alexa Why Minimizing the Successful Story of Vaccines? | OMICS International
ISSN: 2167-7182
Journal of Gerontology & Geriatric Research
Make the best use of Scientific Research and information from our 700+ peer reviewed, Open Access Journals that operates with the help of 50,000+ Editorial Board Members and esteemed reviewers and 1000+ Scientific associations in Medical, Clinical, Pharmaceutical, Engineering, Technology and Management Fields.
Meet Inspiring Speakers and Experts at our 3000+ Global Conferenceseries Events with over 600+ Conferences, 1200+ Symposiums and 1200+ Workshops on
Medical, Pharma, Engineering, Science, Technology and Business

Why Minimizing the Successful Story of Vaccines?

Lang Pierre Olivier*
Nescens Centre of Preventive Medicine, Clinique of Genolier, Genolier, Switzerland
Translational Medicine Research Group, School of Health, Cranfield University, Cranfield, United Kingdom
Corresponding Author : Pierre Olivier Lang
Nescens Centre of Preventive Medicine
c/o Clinique of Genolier–Route du Muids 3
Genolier CH-1272, Switzerland
Tel: +41.22.366.90.00
Fax: +41.22.366.90.11
E-mail: [email protected]
Received July 31, 2012; Accepted June 31, 2012; Published August 02, 2012
Citation: Olivier LP (2012) Why Minimizing the Successful Story of Vaccines? J Gerontol Geriat Res 1:e117. doi:10.4172/2167-7182.1000e117
Copyright: © 2012 Olivier LP. This is an open-access article distributed under the terms of the Creative Commons Attribution License, which permits unrestricted use, distribution, and reproduction in any medium, provided the original author and source are credited.

Visit for more related articles at Journal of Gerontology & Geriatric Research

Vaccination is a powerful public health tool that has been of tremendous benefits in protecting vulnerable populations from common and/or life-threatening pathogens worldwide. The exact benefits of vaccination on the health of the world’s peoples are really hard to exaggerate. With the exception of safe water, no other modality, not even antibiotics, has had such a major positive impact on morbidity and morbidity reduction and population growth [1]. With the introduction of several successful vaccines during the twentieth, major achievements included the development of the polio vaccine in the 1950s and the eradication of smallpox during the 1960s and 1970s have been obtained. While the last has contributed to avoid 300 million cases and probably saved 100 million lives [1], the incidence of poliomyelitis has been reduce by 100%, and by 90% for diphtheria, tetanus, measles, mumps and rubella [2].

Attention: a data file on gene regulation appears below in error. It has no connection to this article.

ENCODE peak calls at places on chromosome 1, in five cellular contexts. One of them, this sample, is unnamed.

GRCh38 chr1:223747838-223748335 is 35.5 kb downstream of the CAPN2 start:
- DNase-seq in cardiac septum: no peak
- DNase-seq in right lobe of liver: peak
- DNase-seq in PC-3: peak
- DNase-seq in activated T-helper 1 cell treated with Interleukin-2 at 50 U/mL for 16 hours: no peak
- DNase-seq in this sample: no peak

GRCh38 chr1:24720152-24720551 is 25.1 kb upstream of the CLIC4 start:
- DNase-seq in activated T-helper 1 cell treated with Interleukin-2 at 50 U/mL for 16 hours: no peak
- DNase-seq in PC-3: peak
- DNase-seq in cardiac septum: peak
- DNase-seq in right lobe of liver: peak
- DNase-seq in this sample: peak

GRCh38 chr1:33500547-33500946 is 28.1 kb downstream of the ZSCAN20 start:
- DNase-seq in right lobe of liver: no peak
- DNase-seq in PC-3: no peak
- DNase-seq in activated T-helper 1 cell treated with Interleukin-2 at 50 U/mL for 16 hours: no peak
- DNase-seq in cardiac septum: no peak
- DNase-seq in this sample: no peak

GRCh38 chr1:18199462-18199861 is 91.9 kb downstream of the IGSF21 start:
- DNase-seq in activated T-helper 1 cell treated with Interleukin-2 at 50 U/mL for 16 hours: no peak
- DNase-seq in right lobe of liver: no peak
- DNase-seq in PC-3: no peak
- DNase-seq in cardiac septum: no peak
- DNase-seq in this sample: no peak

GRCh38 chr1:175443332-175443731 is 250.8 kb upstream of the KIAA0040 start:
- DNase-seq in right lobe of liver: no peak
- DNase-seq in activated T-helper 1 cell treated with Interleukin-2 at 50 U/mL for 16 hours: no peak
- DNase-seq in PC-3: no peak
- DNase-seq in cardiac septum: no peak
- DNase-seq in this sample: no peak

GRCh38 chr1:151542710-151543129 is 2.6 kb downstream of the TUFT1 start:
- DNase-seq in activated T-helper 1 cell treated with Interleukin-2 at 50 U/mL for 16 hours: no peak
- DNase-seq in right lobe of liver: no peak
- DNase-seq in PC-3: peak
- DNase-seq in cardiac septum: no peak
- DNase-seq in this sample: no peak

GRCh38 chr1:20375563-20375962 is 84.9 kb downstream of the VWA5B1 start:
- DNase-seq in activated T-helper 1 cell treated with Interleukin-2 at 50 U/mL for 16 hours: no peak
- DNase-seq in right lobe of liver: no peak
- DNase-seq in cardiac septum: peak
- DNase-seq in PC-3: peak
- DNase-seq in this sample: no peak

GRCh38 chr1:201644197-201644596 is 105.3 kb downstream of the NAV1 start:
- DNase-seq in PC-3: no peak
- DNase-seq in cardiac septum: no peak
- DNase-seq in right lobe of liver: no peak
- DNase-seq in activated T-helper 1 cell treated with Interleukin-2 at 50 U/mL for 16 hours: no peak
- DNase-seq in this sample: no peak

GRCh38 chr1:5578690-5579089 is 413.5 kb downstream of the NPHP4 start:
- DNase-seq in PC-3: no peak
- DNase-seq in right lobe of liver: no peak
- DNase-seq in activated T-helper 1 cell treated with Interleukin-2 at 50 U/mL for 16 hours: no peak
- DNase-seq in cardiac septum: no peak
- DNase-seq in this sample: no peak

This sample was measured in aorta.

However, vaccines do not guarantee complete protection from a disease at any time or sometimes. This mainly depends on the vaccines immune system capacities and some people simply does not respond adequately or at all [3,4]. For example, older adults are commonly described to fail to respond proprely to antigenic stimuli compared to their younger counterparts [3]. Although the immunosenescence process greatly contributes to this less-than optimal immune response to vaccination this decline is however not uniform within this population [5], frailer individuals demonstrating the poorer responses [4]. While the exact benefit of vaccination in the global aged population is still widely debated, the overall body of evidence nevertheless suggests that vaccination is however beneficial [2]. Because healthy and active aging is the result of a lifelong practice of preventive behaviours, in addition to a balanced diet, lifelong learning, physical activity and appropriate screening, vaccination can also greatly promote healthy aging and quality of life. Consequently, not only annual influenza vaccination should be proposed to every adults aged 65 years or over but also diphtheria-tetanus booster doses, pneumococcal and herpes zoster vaccines, and even pertussis vaccination for those taking care of their grandchild aged ≤ 6 months [3]. This is moreover true when the herd immunity effect is taken into account. Indeed, in addition to the direct benefits to vaccinated individuals, greater effect on analysing the impact on close contacts, neighbours, and at the community level have also been also demonstrated [3]. This has the effect of increasing the level of population (or herd) immunity and increasing the likelihood that susceptible individuals (i.e. those who are not or incompletely vaccinated or those in whom vaccination is contraindicated or considered as less effective) will not be infected.